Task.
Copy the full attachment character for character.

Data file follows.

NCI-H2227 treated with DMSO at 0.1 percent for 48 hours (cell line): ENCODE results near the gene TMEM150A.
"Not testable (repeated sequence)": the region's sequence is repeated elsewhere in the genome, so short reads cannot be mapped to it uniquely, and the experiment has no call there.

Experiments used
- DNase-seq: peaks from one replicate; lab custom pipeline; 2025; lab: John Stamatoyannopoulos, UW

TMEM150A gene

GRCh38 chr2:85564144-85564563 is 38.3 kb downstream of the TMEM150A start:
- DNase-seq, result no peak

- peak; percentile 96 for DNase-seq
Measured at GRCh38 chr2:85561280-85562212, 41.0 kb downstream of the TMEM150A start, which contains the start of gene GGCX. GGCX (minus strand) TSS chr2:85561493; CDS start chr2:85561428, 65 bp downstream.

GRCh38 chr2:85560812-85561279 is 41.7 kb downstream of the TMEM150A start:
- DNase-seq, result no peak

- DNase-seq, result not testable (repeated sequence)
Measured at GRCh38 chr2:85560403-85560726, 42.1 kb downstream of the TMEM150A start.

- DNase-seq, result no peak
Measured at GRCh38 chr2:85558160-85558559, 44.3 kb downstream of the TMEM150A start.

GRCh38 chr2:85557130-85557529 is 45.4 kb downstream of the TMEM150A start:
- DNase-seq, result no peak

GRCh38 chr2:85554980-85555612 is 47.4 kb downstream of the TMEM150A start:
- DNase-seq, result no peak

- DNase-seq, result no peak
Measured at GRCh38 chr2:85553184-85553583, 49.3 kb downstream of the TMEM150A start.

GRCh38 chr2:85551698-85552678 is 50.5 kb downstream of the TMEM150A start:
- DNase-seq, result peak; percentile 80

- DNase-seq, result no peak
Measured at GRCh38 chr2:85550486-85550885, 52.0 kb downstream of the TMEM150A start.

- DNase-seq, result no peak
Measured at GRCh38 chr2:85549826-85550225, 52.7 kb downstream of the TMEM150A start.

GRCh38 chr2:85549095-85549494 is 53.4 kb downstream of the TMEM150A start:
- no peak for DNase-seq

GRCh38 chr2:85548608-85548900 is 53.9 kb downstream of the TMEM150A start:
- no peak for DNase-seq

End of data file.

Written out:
NCI-H2227 treated with DMSO at 0.1 percent for 48 hours (cell line): ENCODE results near the gene TMEM150A.
"Not testable (repeated sequence)": the region's sequence is repeated elsewhere in the genome, so short reads cannot be mapped to it uniquely, and the experiment has no call there.

Experiments used
- DNase-seq: peaks from one replicate; lab custom pipeline; 2025; lab: John Stamatoyannopoulos, UW

TMEM150A gene

GRCh38 chr2:85564144-85564563 is 38.3 kb downstream of the TMEM150A start:
- DNase-seq, result no peak

- peak; percentile 96 for DNase-seq
Measured at GRCh38 chr2:85561280-85562212, 41.0 kb downstream of the TMEM150A start, which contains the start of gene GGCX. GGCX (minus strand) TSS chr2:85561493; CDS start chr2:85561428, 65 bp downstream.

GRCh38 chr2:85560812-85561279 is 41.7 kb downstream of the TMEM150A start:
- DNase-seq, result no peak

- DNase-seq, result not testable (repeated sequence)
Measured at GRCh38 chr2:85560403-85560726, 42.1 kb downstream of the TMEM150A start.

- DNase-seq, result no peak
Measured at GRCh38 chr2:85558160-85558559, 44.3 kb downstream of the TMEM150A start.

GRCh38 chr2:85557130-85557529 is 45.4 kb downstream of the TMEM150A start:
- DNase-seq, result no peak

GRCh38 chr2:85554980-85555612 is 47.4 kb downstream of the TMEM150A start:
- DNase-seq, result no peak

- DNase-seq, result no peak
Measured at GRCh38 chr2:85553184-85553583, 49.3 kb downstream of the TMEM150A start.

GRCh38 chr2:85551698-85552678 is 50.5 kb downstream of the TMEM150A start:
- DNase-seq, result peak; percentile 80

- DNase-seq, result no peak
Measured at GRCh38 chr2:85550486-85550885, 52.0 kb downstream of the TMEM150A start.

- DNase-seq, result no peak
Measured at GRCh38 chr2:85549826-85550225, 52.7 kb downstream of the TMEM150A start.

GRCh38 chr2:85549095-85549494 is 53.4 kb downstream of the TMEM150A start:
- no peak for DNase-seq

GRCh38 chr2:85548608-85548900 is 53.9 kb downstream of the TMEM150A start:
- no peak for DNase-seq